SAN FRANCISCO – Netflix jolted its already shell-shocked shareholders with a third-quarter financial report that portrayed a company in crisis.

Netflix’s blooper reel, released Monday, included an even larger customer exodus than the company had foreseen after announcing an unpopular price increase in July. What’s worse, the report contained a forecast calling for more defections from the largest U.S. video subscription service.

The backlash will deprive Netflix Inc. of some revenue that was supposed to finance the company’s expansion plans while it pays higher fees for Internet video streaming rights. The result: Netflix expects to post losses next year when it starts selling its streaming service in Britain and Ireland.

The developments displeased Wall Street as Netflix lost more than a quarter of its value after the bad news came out.

Netflix shares shed $31.19, or more than 26 percent, to $87.35 in Monday’s extended trading.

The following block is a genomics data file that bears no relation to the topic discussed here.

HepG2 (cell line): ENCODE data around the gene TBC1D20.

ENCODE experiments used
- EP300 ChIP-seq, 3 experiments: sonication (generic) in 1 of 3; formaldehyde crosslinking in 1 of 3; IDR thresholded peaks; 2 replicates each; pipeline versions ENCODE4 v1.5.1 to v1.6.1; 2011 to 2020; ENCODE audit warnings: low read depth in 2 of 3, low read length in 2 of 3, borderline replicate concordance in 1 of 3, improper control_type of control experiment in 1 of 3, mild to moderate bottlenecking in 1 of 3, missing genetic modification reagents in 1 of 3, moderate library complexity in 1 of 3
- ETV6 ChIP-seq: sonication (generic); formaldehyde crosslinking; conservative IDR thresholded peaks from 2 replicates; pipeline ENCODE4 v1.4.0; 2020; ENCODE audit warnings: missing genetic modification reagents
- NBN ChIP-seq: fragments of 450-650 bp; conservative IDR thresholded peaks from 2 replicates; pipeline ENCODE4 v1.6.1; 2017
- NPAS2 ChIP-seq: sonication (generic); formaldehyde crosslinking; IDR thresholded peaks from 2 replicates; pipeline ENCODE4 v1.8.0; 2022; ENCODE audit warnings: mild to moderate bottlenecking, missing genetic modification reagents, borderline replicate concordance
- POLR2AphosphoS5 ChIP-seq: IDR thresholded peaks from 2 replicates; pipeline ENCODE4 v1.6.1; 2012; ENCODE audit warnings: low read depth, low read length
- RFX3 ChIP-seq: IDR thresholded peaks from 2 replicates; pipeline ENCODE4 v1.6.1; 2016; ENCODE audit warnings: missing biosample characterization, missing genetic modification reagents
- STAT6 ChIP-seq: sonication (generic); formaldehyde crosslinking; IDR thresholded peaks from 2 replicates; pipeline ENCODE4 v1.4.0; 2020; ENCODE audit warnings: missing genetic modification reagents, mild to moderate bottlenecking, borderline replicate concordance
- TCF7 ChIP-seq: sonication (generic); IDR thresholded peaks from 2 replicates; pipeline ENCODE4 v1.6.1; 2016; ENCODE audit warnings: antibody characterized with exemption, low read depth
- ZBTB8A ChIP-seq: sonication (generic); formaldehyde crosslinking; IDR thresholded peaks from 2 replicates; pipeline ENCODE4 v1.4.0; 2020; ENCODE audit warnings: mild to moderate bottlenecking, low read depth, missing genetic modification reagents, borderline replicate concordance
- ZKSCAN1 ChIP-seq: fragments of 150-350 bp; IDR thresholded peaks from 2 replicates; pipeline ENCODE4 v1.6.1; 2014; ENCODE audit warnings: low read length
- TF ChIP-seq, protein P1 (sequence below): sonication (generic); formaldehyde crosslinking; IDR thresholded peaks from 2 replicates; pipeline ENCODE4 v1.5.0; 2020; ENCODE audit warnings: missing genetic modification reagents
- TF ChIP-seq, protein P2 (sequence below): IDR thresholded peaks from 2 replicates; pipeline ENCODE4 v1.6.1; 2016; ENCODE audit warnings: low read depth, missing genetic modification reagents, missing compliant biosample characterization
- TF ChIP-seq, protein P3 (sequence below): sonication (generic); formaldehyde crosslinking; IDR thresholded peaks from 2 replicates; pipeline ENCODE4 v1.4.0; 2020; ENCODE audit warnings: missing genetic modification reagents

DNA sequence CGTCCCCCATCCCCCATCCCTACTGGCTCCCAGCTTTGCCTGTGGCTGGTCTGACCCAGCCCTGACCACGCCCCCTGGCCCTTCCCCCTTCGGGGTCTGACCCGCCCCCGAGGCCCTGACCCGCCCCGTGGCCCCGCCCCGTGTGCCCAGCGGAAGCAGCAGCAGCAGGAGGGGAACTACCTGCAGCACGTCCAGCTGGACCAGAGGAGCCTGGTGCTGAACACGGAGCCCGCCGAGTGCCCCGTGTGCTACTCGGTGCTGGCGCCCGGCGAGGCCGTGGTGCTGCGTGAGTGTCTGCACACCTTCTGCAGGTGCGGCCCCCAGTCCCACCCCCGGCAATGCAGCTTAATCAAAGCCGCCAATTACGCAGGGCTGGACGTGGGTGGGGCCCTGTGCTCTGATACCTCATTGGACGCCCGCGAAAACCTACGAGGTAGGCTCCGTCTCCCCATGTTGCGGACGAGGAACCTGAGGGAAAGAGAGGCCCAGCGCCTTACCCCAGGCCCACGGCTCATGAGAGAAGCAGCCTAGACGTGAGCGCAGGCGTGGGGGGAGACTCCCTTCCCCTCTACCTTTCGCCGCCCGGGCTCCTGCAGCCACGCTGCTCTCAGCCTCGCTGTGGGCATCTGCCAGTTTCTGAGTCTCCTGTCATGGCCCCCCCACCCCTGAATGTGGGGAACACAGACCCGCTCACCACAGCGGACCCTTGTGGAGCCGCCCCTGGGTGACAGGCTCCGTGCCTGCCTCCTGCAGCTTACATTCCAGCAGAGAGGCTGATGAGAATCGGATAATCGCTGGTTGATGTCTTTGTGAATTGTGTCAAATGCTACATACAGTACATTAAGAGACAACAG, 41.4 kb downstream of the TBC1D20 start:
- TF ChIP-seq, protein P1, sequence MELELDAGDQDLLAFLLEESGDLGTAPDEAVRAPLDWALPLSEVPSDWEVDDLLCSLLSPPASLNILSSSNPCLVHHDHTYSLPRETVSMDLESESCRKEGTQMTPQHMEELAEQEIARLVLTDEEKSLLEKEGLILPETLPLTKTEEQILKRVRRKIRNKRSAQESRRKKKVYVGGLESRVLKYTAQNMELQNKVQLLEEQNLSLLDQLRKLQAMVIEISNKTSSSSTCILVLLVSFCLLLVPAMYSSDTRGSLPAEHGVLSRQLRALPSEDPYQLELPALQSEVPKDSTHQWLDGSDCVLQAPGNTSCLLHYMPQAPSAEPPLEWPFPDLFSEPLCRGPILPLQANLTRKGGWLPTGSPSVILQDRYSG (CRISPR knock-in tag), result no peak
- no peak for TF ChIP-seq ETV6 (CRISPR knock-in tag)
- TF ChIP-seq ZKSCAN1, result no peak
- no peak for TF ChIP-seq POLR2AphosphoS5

It’s the latest setback for a former stock market darling whose shares topped $300 just four months ago. Netflix’s market value had already plunged by about 60 percent, or nearly $9 billion, before Monday’s late sell-off.

Netflix lost its luster among consumers and investors by raising prices as much as 60 percent in the U.S. and bungling an attempt to spin off its DVD-by-mail rental service.

The company, based in Los Gatos, Calif., ended September with 23.8 million U.S. subscribers, down about 800,000 from June. Netflix had predicted it would lose about 600,000 U.S. subscribers in last month’s forecast.